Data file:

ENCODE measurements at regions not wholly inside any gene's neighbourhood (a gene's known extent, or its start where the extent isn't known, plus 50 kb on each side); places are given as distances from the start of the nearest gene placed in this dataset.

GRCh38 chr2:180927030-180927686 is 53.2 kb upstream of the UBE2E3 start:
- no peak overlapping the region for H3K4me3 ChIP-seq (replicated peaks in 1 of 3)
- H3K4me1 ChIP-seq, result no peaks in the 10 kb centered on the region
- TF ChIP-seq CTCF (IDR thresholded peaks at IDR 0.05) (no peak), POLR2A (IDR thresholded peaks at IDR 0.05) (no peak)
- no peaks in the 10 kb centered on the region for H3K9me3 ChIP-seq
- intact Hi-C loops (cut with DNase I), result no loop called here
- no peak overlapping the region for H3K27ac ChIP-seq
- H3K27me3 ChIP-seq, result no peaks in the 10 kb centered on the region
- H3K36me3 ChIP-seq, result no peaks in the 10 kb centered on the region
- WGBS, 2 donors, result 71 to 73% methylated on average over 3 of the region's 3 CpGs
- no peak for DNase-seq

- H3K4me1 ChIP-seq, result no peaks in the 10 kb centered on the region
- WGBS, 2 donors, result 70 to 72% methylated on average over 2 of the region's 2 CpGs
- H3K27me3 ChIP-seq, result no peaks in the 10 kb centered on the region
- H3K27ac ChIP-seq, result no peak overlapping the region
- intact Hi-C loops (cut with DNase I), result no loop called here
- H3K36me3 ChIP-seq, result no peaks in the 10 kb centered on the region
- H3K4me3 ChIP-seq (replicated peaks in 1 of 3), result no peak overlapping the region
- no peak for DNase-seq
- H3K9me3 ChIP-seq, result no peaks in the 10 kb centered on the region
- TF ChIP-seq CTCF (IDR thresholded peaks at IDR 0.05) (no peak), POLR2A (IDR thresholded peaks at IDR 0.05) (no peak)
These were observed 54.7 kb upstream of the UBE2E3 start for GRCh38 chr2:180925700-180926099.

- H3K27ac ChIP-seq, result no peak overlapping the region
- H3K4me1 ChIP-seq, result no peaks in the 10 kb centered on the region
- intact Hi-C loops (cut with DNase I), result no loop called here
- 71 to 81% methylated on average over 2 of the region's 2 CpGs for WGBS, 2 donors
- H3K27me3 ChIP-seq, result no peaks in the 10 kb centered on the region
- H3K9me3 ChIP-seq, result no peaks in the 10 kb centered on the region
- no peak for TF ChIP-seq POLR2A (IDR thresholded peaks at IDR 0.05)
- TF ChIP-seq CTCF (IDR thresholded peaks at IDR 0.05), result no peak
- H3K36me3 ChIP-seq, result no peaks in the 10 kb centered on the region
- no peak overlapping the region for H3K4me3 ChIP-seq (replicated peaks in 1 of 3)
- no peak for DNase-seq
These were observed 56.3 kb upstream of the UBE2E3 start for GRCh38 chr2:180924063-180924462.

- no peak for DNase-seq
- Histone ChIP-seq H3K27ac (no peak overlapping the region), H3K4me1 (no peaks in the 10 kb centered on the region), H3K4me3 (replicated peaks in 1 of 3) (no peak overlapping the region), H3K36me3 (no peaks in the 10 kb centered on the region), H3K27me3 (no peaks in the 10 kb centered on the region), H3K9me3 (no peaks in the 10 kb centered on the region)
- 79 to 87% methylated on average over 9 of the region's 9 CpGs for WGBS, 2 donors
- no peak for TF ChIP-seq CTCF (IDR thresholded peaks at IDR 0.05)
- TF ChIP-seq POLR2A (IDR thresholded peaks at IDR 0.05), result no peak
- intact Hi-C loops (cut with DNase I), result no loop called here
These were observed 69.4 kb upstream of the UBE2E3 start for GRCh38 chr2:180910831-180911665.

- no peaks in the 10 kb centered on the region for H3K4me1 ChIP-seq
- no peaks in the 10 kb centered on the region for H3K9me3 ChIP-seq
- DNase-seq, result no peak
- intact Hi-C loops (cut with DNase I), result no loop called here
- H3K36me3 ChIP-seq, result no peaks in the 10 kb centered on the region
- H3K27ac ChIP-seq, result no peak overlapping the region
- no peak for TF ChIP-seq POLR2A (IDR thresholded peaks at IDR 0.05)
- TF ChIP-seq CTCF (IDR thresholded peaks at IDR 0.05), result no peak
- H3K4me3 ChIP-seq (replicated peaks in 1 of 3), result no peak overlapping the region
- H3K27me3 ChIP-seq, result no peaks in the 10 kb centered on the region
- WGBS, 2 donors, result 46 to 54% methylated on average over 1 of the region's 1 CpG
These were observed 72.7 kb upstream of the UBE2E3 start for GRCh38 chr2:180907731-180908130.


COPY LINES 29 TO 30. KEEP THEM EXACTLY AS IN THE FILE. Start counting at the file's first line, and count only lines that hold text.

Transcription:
- H3K9me3 ChIP-seq, result no peaks in the 10 kb centered on the region
- no peak for TF ChIP-seq POLR2A (IDR thresholded peaks at IDR 0.05)